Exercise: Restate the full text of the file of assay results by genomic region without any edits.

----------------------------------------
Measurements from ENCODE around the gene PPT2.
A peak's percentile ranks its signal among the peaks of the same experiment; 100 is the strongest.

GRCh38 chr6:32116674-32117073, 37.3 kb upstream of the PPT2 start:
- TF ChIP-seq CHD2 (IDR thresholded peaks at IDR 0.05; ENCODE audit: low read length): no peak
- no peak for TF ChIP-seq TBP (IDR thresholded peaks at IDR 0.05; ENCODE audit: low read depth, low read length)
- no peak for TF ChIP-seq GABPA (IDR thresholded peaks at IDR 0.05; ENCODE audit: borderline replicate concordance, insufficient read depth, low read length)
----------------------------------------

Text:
Measurements from ENCODE around the gene PPT2.
A peak's percentile ranks its signal among the peaks of the same experiment; 100 is the strongest.

GRCh38 chr6:32116674-32117073, 37.3 kb upstream of the PPT2 start:
- TF ChIP-seq CHD2 (IDR thresholded peaks at IDR 0.05; ENCODE audit: low read length): no peak
- no peak for TF ChIP-seq TBP (IDR thresholded peaks at IDR 0.05; ENCODE audit: low read depth, low read length)
- no peak for TF ChIP-seq GABPA (IDR thresholded peaks at IDR 0.05; ENCODE audit: borderline replicate concordance, insufficient read depth, low read length)